640    Saurashtra,
641  Shavian,  Shavian,
642  Sinhala,  Sinhala,
643    Sundanese,
644  Syloti_Nagri,  Syloti_Nagri,
645  Syriac,  Syriac,
646  Tagalog,  Tagalog,
647  Tagbanwa,  Tagbanwa,
648  Tai_Le,  Tai_Le,
649    Tai_Tham,
650    Tai_Viet,
651  Tamil,  Tamil,
652  Telugu,  Telugu,
653  Thaana,  Thaana,
# Line 570  Thai, Line 655  Thai,
655  Tibetan,  Tibetan,
656  Tifinagh,  Tifinagh,
657  Ugaritic,  Ugaritic,
658    Vai,
659  Yi.  Yi.
660  .P  .P
661  Each character has exactly one general category property, specified by a  Each character has exactly one Unicode general category property, specified by
662  two-letter abbreviation. For compatibility with Perl, negation can be specified  a two-letter abbreviation. For compatibility with Perl, negation can be
663  by including a circumflex between the opening brace and the property name. For  specified by including a circumflex between the opening brace and the property
664  example, \ep{^Lu} is the same as \eP{Lu}.  name. For example, \ep{^Lu} is the same as \eP{Lu}.
665  .P  .P
666  If only one letter is specified with \ep or \eP, it includes all the general  If only one letter is specified with \ep or \eP, it includes all the general
667  category properties that start with that letter. In this case, in the absence  category properties that start with that letter. In this case, in the absence
# Line 671  Characters with the "mark" property are Line 757  Characters with the "mark" property are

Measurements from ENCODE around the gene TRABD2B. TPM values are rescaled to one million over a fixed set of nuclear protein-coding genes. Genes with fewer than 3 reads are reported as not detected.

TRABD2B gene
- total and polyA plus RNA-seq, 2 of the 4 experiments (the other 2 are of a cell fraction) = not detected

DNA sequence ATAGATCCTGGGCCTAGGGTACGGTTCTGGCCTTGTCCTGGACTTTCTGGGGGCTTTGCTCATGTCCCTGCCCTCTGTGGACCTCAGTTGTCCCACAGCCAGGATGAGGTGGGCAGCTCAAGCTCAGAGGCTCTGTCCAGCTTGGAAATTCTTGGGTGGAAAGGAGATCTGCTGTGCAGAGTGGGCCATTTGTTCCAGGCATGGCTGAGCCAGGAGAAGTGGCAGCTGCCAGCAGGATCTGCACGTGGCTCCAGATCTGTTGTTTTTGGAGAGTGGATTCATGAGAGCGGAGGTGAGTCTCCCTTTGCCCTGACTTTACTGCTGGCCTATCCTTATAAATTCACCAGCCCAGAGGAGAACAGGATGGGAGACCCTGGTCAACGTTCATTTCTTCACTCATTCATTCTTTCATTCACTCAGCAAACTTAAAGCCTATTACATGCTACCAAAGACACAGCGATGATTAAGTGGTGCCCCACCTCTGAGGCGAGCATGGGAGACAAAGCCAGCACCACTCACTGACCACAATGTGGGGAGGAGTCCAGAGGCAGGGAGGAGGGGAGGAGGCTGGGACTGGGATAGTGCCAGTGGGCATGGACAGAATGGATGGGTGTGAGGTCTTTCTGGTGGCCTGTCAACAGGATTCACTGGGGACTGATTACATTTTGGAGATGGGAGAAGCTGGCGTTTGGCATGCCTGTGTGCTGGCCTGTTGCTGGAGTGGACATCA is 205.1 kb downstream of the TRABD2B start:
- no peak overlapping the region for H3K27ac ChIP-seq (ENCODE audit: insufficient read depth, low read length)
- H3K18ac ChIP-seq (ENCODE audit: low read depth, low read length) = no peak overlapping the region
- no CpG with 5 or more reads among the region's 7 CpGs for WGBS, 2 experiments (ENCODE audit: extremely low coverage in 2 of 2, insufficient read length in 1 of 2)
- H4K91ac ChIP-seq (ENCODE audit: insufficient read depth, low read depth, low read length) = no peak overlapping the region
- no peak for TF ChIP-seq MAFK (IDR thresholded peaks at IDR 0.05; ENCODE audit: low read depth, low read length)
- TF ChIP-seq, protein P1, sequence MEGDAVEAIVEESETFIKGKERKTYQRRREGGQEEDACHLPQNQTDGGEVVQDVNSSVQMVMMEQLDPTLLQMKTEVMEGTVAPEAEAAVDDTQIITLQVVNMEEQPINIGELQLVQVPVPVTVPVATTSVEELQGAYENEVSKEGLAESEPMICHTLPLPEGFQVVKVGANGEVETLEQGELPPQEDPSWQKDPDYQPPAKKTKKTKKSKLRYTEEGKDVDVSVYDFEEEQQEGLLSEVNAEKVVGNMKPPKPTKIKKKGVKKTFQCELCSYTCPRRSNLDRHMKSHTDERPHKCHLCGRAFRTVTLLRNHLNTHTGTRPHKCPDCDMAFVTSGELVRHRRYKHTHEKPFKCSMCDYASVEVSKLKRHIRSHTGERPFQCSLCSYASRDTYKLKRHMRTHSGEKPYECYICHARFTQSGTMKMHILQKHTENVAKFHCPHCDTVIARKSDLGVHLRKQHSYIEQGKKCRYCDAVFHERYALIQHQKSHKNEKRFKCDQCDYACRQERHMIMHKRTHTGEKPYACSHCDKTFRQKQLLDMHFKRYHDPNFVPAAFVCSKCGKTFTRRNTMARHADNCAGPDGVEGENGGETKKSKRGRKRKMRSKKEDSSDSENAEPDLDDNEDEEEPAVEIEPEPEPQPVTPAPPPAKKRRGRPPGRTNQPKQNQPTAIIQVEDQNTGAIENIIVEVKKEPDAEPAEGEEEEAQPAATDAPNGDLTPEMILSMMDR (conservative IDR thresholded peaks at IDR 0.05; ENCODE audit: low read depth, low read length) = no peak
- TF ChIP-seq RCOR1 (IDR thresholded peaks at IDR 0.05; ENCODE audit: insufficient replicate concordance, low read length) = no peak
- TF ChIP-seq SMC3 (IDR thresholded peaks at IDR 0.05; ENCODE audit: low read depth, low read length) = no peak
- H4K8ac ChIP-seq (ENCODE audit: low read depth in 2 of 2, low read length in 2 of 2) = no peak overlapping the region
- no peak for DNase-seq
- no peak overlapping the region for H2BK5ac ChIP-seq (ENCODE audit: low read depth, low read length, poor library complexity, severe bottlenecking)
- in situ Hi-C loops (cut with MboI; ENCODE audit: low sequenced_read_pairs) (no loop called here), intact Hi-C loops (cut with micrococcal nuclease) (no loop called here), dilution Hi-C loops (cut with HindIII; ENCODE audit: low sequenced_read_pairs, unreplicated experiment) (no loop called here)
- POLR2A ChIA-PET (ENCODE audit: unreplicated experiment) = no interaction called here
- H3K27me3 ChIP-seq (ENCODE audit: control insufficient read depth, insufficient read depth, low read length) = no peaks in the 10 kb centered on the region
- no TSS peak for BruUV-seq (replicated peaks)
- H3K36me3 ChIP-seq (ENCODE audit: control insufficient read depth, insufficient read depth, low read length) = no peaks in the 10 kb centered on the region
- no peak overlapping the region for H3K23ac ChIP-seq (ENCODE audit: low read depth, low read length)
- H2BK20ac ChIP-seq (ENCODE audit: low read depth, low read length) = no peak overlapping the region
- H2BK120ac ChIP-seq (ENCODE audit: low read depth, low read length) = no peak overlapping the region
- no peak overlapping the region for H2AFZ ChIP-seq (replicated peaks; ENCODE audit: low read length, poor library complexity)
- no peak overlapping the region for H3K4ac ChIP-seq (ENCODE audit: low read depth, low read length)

757  preceding character. None of them have codepoints less than 256, so in  preceding character. None of them have codepoints less than 256, so in
758  non-UTF-8 mode \eX matches any one character.  non-UTF-8 mode \eX matches any one character.
759  .P  .P
760    Note that recent versions of Perl have changed \eX to match what Unicode calls
761    an "extended grapheme cluster", which has a more complicated definition.
762    .P
763  Matching characters by Unicode property is not fast, because PCRE has to search  Matching characters by Unicode property is not fast, because PCRE has to search
764  a structure that contains data for over fifteen thousand characters. That is  a structure that contains data for over fifteen thousand characters. That is
765  why the traditional escape sequences such as \ed and \ew do not use Unicode  why the traditional escape sequences such as \ed and \ew do not use Unicode
766  properties in PCRE.  properties in PCRE by default, though you can make them do so by setting the
767    PCRE_UCP option for \fBpcre_compile()\fP or by starting the pattern with
768    (*UCP).
769    .
770    .
771    .\" HTML <a name="extraprops"></a>
772    .SS PCRE's additional properties
773    .rs
774    .sp
775    As well as the standard Unicode properties described in the previous
776    section, PCRE supports four more that make it possible to convert traditional
777    escape sequences such as \ew and \es and POSIX character classes to use Unicode